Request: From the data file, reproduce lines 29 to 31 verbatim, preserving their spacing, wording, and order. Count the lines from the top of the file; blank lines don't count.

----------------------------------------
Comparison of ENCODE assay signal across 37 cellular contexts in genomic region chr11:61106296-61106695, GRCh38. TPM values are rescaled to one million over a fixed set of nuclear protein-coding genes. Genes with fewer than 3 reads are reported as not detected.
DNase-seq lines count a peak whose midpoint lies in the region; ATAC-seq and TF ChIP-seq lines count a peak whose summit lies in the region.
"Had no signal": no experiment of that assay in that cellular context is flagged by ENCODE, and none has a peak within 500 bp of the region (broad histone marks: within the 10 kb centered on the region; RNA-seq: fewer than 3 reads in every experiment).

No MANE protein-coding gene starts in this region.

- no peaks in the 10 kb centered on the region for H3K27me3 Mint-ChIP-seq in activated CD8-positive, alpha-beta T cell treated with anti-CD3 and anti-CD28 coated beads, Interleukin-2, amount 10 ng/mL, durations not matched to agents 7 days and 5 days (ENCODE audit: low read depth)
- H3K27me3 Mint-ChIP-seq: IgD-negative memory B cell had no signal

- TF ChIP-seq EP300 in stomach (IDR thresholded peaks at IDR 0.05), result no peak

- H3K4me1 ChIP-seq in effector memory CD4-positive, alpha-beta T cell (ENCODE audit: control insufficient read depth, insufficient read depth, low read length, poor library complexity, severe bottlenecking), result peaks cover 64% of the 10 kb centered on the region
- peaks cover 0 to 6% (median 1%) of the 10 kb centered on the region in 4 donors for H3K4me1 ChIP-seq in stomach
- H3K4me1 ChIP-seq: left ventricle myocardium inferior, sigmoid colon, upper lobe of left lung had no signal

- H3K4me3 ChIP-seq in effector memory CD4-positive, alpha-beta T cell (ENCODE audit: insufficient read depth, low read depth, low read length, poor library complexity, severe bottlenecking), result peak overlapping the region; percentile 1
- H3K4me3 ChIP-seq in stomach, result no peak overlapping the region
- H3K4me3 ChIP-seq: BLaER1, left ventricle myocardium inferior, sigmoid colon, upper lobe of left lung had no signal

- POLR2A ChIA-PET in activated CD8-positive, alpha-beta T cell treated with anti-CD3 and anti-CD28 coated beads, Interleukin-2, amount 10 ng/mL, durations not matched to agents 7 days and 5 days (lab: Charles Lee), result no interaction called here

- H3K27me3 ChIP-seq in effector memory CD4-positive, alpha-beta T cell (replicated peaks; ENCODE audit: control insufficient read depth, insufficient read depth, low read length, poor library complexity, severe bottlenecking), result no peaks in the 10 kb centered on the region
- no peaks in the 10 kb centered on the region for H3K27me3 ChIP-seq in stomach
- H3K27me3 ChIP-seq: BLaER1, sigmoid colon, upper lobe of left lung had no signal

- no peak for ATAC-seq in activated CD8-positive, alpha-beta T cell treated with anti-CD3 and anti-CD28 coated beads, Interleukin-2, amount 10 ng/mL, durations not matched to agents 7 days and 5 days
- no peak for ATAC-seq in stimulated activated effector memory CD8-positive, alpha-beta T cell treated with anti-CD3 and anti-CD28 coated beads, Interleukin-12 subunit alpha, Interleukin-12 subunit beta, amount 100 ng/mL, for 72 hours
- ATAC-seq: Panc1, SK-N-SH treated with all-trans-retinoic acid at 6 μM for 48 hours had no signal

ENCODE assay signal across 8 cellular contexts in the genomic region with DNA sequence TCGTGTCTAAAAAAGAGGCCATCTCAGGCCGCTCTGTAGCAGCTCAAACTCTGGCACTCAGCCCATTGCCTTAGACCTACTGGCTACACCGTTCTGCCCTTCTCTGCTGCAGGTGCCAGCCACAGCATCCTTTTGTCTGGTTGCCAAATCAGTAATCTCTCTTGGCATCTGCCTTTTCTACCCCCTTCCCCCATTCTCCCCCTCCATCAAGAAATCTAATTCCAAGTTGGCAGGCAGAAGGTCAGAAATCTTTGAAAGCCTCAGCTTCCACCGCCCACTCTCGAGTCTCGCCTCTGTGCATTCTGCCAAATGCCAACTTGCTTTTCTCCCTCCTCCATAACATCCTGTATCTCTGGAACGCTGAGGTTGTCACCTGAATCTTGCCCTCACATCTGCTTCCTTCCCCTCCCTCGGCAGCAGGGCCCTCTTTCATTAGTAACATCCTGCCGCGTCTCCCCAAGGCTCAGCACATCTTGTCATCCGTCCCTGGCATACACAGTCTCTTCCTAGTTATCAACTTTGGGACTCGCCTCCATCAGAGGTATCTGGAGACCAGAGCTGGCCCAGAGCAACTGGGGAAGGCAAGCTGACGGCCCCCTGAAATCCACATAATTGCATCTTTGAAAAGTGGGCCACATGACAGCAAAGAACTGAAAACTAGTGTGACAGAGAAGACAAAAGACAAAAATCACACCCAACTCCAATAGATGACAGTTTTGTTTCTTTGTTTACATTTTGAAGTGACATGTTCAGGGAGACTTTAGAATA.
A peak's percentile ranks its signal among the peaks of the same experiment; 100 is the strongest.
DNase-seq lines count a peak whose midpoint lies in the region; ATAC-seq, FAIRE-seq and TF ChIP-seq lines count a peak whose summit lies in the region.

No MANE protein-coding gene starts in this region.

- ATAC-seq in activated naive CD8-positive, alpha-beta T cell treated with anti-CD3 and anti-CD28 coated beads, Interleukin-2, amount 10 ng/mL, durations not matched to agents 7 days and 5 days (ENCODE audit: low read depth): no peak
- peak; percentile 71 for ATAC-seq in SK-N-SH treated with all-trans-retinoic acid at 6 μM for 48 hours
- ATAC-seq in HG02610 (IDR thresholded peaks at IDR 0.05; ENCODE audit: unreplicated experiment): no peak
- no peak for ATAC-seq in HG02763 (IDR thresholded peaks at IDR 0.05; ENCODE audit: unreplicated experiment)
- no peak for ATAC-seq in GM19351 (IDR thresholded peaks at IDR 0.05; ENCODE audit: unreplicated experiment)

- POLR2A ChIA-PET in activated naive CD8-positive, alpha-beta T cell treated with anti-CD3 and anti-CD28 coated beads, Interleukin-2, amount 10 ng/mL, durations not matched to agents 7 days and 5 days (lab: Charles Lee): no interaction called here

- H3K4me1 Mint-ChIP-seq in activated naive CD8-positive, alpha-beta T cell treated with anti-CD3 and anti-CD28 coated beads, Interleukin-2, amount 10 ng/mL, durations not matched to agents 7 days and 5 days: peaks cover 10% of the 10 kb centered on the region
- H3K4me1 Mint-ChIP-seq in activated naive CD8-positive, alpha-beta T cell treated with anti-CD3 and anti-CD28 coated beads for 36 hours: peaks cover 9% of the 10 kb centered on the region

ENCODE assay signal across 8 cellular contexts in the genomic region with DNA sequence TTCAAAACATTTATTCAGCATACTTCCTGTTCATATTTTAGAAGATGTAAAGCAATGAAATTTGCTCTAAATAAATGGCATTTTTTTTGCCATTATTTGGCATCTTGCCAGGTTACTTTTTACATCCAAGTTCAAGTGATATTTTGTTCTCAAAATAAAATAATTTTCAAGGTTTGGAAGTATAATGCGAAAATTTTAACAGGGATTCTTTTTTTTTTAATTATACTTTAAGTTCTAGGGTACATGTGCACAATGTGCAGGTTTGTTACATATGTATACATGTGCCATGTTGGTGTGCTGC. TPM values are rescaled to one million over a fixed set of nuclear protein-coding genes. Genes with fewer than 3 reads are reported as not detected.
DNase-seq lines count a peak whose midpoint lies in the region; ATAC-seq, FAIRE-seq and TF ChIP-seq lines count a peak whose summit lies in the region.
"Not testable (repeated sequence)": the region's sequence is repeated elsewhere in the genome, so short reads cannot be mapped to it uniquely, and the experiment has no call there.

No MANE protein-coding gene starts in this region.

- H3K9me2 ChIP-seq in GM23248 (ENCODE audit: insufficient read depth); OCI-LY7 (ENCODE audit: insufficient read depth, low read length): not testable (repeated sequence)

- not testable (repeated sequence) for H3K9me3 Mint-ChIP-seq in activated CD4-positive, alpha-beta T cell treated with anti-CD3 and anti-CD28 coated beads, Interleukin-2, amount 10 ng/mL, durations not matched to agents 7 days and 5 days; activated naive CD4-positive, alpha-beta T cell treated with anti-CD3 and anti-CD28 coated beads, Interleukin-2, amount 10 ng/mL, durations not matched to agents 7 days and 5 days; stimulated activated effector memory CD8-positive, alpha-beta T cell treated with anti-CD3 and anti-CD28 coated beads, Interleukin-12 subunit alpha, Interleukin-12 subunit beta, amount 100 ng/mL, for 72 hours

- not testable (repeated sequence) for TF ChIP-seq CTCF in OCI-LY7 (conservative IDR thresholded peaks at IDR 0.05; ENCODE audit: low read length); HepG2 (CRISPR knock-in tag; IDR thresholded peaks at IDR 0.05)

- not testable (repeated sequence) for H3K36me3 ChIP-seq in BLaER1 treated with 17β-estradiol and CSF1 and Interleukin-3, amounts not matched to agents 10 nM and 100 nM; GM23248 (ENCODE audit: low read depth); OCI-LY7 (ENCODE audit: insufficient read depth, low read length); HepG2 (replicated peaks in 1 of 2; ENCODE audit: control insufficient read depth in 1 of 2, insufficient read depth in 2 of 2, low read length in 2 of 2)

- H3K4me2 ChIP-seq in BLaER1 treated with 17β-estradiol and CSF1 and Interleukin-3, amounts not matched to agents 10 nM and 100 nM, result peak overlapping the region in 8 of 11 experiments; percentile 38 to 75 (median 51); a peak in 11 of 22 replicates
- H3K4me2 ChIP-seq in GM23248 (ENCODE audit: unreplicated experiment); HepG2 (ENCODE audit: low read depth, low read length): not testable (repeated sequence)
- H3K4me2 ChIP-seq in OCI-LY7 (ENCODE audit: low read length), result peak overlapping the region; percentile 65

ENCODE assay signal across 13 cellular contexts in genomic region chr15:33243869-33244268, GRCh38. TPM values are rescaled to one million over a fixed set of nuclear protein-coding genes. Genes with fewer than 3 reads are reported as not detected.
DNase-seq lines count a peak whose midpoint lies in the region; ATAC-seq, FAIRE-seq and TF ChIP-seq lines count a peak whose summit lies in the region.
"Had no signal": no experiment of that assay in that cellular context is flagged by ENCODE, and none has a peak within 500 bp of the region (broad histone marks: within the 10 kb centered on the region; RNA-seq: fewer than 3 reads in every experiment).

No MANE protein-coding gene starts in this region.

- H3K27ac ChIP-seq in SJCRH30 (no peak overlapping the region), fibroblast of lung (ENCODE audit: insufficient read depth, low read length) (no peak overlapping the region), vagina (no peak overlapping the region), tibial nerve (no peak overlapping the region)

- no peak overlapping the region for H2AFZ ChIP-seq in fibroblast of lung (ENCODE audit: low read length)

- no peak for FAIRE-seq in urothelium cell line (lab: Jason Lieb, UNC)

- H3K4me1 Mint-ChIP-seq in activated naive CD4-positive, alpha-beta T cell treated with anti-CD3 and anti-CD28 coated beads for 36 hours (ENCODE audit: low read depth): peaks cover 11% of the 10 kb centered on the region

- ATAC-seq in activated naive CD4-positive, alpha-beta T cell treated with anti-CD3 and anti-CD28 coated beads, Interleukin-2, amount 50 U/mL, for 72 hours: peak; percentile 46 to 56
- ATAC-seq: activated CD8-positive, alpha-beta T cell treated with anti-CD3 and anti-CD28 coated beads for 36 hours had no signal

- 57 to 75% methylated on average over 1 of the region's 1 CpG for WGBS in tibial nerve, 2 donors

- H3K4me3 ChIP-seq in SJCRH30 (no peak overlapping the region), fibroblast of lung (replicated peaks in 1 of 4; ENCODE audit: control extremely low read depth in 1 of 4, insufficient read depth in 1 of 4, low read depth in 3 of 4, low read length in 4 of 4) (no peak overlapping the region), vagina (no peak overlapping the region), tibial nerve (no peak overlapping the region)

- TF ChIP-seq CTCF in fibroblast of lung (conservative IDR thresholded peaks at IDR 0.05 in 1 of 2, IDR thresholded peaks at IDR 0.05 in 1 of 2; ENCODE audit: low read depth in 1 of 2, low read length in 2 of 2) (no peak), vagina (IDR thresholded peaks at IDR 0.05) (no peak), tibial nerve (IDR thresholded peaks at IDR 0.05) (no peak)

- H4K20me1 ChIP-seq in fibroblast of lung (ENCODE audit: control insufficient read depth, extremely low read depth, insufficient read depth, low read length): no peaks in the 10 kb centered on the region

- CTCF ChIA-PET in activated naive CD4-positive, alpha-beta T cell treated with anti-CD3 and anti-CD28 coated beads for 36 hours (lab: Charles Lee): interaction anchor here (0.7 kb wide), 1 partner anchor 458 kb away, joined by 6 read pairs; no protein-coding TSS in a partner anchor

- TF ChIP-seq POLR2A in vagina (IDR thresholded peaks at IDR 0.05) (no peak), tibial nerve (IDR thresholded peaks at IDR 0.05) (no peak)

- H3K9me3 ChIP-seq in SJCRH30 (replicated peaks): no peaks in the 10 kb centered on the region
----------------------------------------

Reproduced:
- no peak for ATAC-seq in GM19351 (IDR thresholded peaks at IDR 0.05; ENCODE audit: unreplicated experiment)

- POLR2A ChIA-PET in activated naive CD8-positive, alpha-beta T cell treated with anti-CD3 and anti-CD28 coated beads, Interleukin-2, amount 10 ng/mL, durations not matched to agents 7 days and 5 days (lab: Charles Lee): no interaction called here

- H3K4me1 Mint-ChIP-seq in activated naive CD8-positive, alpha-beta T cell treated with anti-CD3 and anti-CD28 coated beads, Interleukin-2, amount 10 ng/mL, durations not matched to agents 7 days and 5 days: peaks cover 10% of the 10 kb centered on the region